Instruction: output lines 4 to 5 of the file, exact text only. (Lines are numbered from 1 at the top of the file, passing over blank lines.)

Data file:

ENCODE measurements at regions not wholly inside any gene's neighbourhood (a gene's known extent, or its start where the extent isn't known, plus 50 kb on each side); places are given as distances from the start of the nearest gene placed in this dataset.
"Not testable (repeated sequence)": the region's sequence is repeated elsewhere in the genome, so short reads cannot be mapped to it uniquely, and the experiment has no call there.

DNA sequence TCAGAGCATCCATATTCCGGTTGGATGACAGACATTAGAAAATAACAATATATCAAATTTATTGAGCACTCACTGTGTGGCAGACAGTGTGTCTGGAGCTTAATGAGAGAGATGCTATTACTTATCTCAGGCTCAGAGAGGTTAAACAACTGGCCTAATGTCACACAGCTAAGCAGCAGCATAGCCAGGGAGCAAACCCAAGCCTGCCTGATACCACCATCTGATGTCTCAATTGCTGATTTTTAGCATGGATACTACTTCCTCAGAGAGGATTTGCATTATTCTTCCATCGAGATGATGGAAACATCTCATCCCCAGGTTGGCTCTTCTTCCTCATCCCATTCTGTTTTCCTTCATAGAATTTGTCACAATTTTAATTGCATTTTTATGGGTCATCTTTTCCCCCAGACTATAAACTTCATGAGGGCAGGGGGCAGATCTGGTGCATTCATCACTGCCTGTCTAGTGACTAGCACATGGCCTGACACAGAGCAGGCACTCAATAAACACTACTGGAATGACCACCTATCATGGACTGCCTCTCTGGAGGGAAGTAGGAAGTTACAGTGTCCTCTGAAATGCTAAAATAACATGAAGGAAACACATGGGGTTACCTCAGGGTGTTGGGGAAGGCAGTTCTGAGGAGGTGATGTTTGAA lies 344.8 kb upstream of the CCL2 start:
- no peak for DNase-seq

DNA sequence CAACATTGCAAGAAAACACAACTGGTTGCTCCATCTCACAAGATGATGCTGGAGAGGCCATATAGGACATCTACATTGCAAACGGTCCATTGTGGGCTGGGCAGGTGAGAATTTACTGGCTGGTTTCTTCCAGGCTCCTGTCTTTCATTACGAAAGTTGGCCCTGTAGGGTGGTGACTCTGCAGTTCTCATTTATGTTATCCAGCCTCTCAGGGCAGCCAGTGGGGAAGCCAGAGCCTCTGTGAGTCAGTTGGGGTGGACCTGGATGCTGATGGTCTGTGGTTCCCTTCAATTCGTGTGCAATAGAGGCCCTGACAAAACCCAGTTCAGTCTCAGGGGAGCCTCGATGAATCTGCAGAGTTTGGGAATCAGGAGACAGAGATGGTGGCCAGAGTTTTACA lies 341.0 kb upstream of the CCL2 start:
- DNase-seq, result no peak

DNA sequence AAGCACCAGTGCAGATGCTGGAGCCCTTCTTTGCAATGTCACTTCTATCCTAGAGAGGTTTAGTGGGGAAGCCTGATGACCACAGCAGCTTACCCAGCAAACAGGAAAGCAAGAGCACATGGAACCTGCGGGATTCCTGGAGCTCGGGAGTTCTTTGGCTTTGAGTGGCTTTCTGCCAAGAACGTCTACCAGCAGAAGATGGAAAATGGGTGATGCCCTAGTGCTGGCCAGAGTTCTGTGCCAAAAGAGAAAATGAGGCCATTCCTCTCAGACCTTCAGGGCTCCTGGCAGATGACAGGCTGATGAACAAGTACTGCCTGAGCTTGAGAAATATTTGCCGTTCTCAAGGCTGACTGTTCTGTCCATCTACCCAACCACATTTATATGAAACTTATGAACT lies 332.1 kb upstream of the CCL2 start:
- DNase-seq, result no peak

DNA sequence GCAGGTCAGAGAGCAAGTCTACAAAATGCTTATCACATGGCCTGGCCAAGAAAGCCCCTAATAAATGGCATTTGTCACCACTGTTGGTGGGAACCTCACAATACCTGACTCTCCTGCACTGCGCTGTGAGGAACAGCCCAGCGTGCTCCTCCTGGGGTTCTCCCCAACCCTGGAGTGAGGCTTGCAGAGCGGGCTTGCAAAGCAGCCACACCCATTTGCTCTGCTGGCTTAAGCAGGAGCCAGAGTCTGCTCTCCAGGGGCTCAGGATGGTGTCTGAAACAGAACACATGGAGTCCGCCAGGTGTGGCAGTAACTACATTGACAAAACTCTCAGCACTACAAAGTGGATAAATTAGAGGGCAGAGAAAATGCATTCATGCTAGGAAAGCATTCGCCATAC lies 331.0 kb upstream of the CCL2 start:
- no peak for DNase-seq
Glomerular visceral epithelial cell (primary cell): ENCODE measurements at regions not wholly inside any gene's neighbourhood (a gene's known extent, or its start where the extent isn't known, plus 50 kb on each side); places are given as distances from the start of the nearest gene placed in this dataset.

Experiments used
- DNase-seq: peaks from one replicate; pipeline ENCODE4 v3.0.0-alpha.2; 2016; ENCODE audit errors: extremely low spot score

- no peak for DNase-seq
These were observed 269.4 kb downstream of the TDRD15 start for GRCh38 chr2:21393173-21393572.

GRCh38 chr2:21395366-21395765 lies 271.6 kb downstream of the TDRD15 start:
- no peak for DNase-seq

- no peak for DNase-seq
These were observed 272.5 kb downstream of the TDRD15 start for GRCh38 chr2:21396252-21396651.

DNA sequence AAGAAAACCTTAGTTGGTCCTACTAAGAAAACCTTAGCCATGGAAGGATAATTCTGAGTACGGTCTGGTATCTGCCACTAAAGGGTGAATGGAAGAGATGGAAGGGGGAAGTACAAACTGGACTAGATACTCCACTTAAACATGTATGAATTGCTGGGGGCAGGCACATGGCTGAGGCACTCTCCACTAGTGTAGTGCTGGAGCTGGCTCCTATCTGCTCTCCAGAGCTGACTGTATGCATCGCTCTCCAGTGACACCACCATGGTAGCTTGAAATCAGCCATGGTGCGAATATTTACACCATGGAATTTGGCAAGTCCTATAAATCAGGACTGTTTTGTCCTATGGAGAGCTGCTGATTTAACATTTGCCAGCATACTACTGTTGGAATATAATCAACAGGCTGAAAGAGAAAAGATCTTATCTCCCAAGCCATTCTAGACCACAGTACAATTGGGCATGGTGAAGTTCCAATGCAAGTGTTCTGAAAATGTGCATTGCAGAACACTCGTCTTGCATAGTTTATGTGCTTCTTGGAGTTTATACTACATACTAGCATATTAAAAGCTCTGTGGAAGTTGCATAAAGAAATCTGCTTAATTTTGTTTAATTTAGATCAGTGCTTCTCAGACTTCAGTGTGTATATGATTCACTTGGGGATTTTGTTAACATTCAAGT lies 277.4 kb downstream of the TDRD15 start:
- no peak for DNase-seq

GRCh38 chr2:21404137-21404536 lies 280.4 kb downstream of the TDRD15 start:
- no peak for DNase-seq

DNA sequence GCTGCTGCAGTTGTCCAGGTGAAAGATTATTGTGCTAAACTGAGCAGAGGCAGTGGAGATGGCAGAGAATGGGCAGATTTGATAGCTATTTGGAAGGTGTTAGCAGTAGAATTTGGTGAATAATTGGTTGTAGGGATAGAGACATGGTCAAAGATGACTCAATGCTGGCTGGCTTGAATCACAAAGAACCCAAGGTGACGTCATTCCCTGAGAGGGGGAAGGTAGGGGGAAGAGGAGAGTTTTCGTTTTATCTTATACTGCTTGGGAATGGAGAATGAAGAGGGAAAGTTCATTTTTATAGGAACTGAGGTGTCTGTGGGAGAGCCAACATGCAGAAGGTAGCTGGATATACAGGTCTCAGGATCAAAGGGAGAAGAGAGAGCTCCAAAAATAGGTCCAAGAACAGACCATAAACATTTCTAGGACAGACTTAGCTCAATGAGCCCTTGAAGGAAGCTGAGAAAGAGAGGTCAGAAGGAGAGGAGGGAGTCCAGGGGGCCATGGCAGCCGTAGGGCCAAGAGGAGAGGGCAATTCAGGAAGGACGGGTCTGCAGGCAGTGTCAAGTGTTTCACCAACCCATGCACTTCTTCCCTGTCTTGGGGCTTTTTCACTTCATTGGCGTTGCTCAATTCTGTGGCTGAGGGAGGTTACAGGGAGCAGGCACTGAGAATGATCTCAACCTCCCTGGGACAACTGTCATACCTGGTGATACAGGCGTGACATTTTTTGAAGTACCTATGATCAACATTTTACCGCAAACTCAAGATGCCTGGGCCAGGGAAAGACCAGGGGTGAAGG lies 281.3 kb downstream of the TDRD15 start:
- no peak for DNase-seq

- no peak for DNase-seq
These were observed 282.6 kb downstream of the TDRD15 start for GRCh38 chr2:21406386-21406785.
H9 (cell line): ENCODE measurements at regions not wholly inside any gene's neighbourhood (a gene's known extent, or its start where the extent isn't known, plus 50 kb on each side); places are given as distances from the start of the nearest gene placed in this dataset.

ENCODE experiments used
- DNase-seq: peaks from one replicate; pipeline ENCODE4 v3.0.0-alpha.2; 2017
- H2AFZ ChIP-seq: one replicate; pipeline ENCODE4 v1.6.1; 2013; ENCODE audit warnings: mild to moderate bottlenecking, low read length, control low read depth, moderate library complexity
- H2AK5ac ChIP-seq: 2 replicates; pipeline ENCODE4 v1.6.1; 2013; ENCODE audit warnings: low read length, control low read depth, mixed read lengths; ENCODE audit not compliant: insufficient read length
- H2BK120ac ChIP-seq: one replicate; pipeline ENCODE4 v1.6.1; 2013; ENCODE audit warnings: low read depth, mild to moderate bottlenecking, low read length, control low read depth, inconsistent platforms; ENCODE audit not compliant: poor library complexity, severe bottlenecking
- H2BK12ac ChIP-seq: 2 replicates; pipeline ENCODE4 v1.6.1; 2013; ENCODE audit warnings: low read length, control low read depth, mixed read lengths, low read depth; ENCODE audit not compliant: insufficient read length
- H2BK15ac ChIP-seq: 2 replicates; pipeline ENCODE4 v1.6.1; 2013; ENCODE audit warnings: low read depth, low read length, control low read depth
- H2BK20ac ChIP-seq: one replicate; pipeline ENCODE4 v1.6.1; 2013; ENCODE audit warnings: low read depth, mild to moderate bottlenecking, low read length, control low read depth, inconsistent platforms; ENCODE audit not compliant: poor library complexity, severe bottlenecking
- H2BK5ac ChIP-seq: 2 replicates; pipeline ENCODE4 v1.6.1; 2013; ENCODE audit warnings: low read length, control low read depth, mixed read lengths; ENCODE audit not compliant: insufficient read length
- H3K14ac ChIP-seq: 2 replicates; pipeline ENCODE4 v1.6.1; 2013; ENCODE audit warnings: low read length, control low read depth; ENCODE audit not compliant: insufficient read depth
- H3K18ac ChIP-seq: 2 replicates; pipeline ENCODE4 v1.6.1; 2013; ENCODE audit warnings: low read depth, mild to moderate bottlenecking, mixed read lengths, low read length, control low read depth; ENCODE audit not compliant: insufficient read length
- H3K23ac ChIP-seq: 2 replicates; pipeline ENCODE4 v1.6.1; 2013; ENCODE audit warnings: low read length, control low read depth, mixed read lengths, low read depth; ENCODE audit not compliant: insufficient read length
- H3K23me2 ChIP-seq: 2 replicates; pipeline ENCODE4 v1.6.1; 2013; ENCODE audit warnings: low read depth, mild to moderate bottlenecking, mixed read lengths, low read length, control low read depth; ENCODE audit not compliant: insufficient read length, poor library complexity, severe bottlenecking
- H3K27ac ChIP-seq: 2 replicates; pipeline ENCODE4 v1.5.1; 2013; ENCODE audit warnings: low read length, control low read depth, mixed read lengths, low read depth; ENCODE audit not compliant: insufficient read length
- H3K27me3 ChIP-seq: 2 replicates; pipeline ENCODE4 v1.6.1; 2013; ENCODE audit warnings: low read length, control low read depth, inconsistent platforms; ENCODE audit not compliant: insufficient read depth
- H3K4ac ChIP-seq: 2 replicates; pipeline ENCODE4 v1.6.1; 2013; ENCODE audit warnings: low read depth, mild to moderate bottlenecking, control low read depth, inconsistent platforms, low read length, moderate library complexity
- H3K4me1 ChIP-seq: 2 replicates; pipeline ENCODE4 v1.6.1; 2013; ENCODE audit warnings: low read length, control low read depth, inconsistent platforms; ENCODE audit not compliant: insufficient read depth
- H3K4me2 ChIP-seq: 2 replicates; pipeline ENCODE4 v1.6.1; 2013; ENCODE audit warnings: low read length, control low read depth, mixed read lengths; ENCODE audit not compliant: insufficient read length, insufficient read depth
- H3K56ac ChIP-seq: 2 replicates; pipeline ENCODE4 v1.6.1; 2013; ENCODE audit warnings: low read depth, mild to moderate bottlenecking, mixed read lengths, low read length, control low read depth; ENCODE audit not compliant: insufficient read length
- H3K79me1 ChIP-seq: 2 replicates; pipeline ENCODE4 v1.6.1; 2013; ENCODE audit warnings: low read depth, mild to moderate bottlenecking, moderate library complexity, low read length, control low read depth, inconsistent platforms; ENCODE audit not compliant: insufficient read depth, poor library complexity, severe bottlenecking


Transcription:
- no peak for DNase-seq

DNA sequence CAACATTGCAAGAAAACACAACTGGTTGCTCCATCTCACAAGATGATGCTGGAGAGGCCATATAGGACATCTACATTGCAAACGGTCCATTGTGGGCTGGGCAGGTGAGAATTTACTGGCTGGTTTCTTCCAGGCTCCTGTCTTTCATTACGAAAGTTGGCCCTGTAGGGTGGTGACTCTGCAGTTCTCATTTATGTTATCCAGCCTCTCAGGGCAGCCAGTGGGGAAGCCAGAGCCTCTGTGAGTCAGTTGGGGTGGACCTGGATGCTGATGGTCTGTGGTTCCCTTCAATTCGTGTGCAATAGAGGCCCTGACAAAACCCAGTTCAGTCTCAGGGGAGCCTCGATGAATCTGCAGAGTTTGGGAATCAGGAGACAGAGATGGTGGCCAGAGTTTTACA lies 341.0 kb upstream of the CCL2 start: